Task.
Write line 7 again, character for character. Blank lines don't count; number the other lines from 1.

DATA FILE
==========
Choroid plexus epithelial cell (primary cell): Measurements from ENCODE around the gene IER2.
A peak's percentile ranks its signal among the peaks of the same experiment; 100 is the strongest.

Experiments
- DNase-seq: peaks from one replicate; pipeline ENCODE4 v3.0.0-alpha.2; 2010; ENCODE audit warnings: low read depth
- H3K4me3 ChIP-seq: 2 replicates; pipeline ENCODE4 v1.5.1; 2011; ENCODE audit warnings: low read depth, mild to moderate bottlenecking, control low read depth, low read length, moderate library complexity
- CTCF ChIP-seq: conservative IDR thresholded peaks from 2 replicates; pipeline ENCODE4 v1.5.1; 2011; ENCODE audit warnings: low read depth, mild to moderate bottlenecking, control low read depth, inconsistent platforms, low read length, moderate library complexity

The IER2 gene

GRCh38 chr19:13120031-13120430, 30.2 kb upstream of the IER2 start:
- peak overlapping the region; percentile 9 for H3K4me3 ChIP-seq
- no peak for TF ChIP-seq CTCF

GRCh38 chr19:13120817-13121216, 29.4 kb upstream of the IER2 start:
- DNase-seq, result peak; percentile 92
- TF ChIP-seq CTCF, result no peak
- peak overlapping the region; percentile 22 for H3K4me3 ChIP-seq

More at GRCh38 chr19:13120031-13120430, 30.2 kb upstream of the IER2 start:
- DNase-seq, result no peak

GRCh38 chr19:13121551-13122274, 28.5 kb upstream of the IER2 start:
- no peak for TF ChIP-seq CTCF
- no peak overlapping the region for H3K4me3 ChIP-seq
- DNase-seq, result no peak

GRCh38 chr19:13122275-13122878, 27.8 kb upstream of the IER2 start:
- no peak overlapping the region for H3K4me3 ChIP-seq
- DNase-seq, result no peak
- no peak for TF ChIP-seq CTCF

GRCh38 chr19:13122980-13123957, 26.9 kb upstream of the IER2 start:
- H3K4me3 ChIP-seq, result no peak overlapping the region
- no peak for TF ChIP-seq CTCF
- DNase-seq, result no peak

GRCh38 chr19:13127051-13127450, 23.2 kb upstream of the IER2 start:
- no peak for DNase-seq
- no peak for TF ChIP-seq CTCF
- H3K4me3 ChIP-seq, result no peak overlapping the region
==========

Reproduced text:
The IER2 gene